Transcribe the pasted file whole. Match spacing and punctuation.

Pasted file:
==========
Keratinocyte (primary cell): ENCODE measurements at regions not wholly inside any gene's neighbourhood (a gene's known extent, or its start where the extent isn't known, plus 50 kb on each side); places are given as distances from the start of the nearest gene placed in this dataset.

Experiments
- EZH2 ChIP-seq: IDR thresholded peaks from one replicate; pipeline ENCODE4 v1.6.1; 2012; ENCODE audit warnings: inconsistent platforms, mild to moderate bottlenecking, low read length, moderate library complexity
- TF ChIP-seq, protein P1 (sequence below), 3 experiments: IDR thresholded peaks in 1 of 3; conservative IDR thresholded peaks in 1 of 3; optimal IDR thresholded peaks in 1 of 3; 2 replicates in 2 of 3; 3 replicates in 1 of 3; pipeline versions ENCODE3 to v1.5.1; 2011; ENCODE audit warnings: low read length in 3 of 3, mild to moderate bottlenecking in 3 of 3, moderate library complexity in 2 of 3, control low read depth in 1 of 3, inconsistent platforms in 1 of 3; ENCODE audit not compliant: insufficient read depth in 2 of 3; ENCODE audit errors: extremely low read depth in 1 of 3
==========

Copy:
Keratinocyte (primary cell): ENCODE measurements at regions not wholly inside any gene's neighbourhood (a gene's known extent, or its start where the extent isn't known, plus 50 kb on each side); places are given as distances from the start of the nearest gene placed in this dataset.

Experiments
- EZH2 ChIP-seq: IDR thresholded peaks from one replicate; pipeline ENCODE4 v1.6.1; 2012; ENCODE audit warnings: inconsistent platforms, mild to moderate bottlenecking, low read length, moderate library complexity
- TF ChIP-seq, protein P1 (sequence below), 3 experiments: IDR thresholded peaks in 1 of 3; conservative IDR thresholded peaks in 1 of 3; optimal IDR thresholded peaks in 1 of 3; 2 replicates in 2 of 3; 3 replicates in 1 of 3; pipeline versions ENCODE3 to v1.5.1; 2011; ENCODE audit warnings: low read length in 3 of 3, mild to moderate bottlenecking in 3 of 3, moderate library complexity in 2 of 3, control low read depth in 1 of 3, inconsistent platforms in 1 of 3; ENCODE audit not compliant: insufficient read depth in 2 of 3; ENCODE audit errors: extremely low read depth in 1 of 3